British Political System

British Political System - 9/30/2010 AUnitarySystem

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9/30/2010 1 A Unitary System Local governments exist at the behest of the central government In late 1990s, Blair’s “devolution” policy gave Scotland Wales and Northern Ireland significant Scotland, Wales, and Northern Ireland significant regional autonomy and their own national parliaments—an element of federalism Lack of a Constitution Makes Parliament very powerful—the laws are not under a constitution Can make laws that restructure government— impossible inUS Constitutional system impossible in U.S. Constitutional system British courts rule based on common law The Monarchy Today’s monarch is mainly a symbol of Great Britain. Powers retained by today’s monarch are mainly not used or are formalities: Veto (not used) Forming a Government (not used) Conferring with the Prime Minister (an advisory role at best) Calling new elections (a formality) Appointing House of Lords (in reality, a formality of rubber stamping Prime Minister’s appointees
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9/30/2010 2 The Legislative Branch ‐‐ Parliament House of Lords : Established in 1265; Once all hereditary peers, named by the King; Before 20 th Century—was the upper house of Parliament, with the power to veto legislation by the House of Commons; Parliament Lords’ loss of power 1909 The Lords rejected the Liberal Government’s budget. The Liberals then introduced a Bill to end the power of the Lords to reject legislation approved by the Commons, which was passed under the threat of the creation of life peerages—which would be used to add Liberal peers. Parliament 1911 ‐‐ The Parliament Act of 1911 provided that: Money Bills approved by the Commons became law if not passed without amendment by the Lords within one month Lords within one month; Other bills become law without consent of the Lords after two years if they are passed by successive sessions of the Commons (In other words, Lords can delay a bill’s passage, but can’t veto it.) House of Lords 1958 ‐‐ The Life Peerages Act 1958 permitted the creation of peerages for life, with no limit on numbers. Hereditary peerages ceased to be given and life Hereditary peerages ceased to be given, and life peers, elected by the Commons, came to largely outnumber the hereditary peers.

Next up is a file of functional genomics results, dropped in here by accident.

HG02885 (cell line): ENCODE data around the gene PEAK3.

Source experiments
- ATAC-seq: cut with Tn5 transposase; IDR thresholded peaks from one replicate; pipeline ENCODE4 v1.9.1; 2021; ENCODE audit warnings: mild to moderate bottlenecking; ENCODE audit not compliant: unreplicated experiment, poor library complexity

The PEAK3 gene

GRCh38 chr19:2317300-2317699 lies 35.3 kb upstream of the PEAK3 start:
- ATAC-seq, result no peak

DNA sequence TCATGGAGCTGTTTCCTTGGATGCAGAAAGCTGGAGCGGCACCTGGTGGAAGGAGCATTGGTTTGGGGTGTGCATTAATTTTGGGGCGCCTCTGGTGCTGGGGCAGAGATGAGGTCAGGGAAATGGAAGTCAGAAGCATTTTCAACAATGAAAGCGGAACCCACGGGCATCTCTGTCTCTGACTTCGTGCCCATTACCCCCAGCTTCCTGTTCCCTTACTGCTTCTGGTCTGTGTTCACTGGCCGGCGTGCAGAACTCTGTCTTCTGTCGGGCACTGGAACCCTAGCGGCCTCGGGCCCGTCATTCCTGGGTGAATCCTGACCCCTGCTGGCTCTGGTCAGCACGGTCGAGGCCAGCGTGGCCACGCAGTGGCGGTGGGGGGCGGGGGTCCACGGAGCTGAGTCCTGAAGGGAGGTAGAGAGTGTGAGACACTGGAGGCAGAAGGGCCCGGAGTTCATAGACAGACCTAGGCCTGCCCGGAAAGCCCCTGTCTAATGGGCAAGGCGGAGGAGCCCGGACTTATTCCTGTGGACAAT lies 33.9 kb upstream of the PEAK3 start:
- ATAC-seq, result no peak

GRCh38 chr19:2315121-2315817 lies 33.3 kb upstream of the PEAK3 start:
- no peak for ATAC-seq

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9/30/2010 3 House of Lords 1999 ‐‐ The House of Lords Act 1999 removed the right of most hereditary peers to sit and vote in the House. Allowed 92 hereditary peers to remain unti Allowed 92 hereditary peers to remain until the House was fully reformed .
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British Political System - 9/30/2010 AUnitarySystem

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